Thursday Doors

Have a haircut on the street, in front of Samar & Sons, purveyors of toilet cisterns and bathroom fittings. I really like the way the barber has hung all his kit from the electricity cables around the door. The pink colour is sickly, but how about the column on the right? A Corinthian capital, perhaps?


What a great address – Badshah Shocker, 736 Motor Market, Delhi. Moinuddin Firozuddin’s Aladdin’s cave of shock absorption. There has got to be a door there somewhere.


Here is your friendly newsagents, with the papers displayed on the doorstep. Don’t let the puce colour put you off, check out the fanlight design above the door. This door has a pair of Ionic columns. Security must be tight, with three padlocks. Today’s newspaper is lodged in the chain of the middle lock. I think the man reading the paper is actually the vendor.


What a lintel! The door could do with being cleaned and given a lick of paint, of course. Another three locker. With three bundles of laundry on the doorstep, too.


I don’t for a minute think that these two men are sitting on a hoard of silver and gold ornaments. The duck-egg blue door is in urgent need of attention.



By Dr Alfred Prunesquallor

Maverick doctor with 40 years experience, I reduced my NHS commitment in 2013. I am now enjoying being free lance, working where I am needed overseas. Now I am working in the UK helping with the current coronavirus pandemic.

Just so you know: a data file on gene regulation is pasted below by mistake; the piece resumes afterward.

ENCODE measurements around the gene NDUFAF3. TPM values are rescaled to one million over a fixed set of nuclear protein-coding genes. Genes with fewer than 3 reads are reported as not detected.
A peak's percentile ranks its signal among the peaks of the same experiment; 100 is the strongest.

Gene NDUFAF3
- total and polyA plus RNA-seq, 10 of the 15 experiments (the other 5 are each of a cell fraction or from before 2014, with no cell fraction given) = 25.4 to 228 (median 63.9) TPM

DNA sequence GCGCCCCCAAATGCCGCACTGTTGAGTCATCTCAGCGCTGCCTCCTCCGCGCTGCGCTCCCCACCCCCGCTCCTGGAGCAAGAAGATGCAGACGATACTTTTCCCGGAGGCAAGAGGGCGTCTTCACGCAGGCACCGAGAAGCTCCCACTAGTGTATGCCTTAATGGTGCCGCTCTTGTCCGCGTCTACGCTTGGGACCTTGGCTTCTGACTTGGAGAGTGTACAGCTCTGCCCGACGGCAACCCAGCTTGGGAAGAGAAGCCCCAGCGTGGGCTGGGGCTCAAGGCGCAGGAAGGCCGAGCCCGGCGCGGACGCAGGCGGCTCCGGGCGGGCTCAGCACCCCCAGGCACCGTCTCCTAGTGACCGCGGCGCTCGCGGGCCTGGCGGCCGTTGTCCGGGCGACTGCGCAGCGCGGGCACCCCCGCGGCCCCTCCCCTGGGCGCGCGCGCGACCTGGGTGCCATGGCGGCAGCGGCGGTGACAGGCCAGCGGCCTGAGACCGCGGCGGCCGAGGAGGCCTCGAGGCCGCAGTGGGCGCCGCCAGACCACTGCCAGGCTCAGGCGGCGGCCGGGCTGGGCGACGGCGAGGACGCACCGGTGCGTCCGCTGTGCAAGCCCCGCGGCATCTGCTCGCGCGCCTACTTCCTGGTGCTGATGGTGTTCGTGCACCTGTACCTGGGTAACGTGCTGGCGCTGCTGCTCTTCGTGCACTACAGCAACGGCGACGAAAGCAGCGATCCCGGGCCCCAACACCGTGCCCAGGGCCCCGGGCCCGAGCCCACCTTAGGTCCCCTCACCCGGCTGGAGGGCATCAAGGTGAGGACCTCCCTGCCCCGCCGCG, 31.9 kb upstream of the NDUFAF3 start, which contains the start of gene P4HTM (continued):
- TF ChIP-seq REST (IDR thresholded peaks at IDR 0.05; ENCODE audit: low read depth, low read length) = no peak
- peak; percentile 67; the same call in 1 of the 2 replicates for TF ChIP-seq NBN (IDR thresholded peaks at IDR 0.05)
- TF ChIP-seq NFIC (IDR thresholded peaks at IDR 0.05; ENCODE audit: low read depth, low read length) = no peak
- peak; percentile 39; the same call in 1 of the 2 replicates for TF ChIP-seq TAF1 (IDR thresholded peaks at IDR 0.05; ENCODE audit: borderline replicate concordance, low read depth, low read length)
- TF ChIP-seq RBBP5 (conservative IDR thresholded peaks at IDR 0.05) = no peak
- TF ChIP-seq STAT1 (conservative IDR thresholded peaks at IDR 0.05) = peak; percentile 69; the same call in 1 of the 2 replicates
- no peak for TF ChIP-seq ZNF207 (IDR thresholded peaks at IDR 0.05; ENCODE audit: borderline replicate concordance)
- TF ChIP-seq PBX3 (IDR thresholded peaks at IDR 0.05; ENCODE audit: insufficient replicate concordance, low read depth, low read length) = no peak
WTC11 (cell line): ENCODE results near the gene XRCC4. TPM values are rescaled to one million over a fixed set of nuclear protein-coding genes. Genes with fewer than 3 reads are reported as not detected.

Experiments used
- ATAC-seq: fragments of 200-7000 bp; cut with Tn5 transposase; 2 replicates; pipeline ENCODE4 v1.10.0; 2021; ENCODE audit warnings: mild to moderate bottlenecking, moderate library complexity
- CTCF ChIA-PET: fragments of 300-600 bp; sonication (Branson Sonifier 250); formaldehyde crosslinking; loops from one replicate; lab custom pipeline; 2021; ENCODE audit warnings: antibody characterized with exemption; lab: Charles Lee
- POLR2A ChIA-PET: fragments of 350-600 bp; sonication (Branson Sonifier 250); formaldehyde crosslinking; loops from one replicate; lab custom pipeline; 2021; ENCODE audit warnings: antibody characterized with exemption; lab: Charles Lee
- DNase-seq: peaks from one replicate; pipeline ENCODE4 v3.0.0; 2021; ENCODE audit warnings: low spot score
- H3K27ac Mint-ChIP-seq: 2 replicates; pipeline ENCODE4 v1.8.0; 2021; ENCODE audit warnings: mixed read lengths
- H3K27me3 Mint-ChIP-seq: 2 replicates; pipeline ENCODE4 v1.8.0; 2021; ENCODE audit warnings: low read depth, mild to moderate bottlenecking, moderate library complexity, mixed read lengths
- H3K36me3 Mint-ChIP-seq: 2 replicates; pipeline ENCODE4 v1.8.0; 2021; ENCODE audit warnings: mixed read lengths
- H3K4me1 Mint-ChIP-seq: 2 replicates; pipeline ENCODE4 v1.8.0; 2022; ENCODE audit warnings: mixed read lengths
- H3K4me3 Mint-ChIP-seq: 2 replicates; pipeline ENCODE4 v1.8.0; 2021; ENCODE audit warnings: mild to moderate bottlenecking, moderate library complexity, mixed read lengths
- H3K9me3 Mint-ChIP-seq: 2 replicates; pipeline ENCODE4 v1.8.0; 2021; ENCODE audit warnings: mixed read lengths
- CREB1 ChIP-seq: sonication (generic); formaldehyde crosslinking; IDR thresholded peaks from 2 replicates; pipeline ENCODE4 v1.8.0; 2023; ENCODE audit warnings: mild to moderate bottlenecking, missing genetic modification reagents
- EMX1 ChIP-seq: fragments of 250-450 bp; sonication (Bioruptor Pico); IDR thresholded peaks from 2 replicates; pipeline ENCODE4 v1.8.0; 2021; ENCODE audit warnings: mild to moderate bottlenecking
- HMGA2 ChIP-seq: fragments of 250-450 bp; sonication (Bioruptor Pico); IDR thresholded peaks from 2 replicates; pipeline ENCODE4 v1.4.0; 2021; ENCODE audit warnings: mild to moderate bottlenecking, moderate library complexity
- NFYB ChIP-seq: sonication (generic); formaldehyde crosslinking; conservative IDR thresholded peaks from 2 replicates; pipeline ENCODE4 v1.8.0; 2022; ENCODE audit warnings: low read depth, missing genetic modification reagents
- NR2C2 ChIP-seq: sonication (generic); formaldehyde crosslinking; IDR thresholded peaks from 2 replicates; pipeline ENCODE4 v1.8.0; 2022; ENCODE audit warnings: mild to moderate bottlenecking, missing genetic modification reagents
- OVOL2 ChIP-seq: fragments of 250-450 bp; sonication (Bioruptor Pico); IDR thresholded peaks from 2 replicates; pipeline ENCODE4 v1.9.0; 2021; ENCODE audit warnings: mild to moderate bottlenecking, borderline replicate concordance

1. These doors all need some care and attention, but they are all great examples of fine craftsmanship. I’ve made doors, and I understand the work that goes into a large wooden door. I am only guessing, by their apparent age, that the top ones were made by hand.

    1. You are undoubtedly correct Dan. Some of these doors might date back to the time of the Indian Mutiny in 1857. When the British troops stormed the city, they wrecked and pillaged this area. Not many craftsmen like this in India now.

  2. These doors positively reek of history and long-forgotten stories. The people in the photos add to the intrigue of the doors. I love the Badshah Shocker … it looks like it belongs in a sci-fi movie as an underground parts depot for crazed robots.
    … or, maybe I’ve just seen too many sci-fi movies …

    1. This is India. You could point a camera in any direction at any time and get a brilliant photo 10% of the time.
      Old Delhi is my favourite place. Whenever I go there, I take a hundred photographs. There are more to come if you follow my blog.

      1. Unfortunately I’ve never made it to Asia/Far East … and not from lack of trying. Perhaps someday …
        In the meantime, I guess I will simply have to appreciate this area of the world through the blogs of those who are, or have been, there.

    1. I shoot in RAW and average about a thousand photos a month. I back everything up to my laptop which has a terabyte hard drive, just 2% free space left! And to Google photos of course.

  3. Nice ones Ian. I noticed that all of these are bi-fold, hinged in the middle as well. Is this a specific style favoured by shops there or just a happy coincidence?

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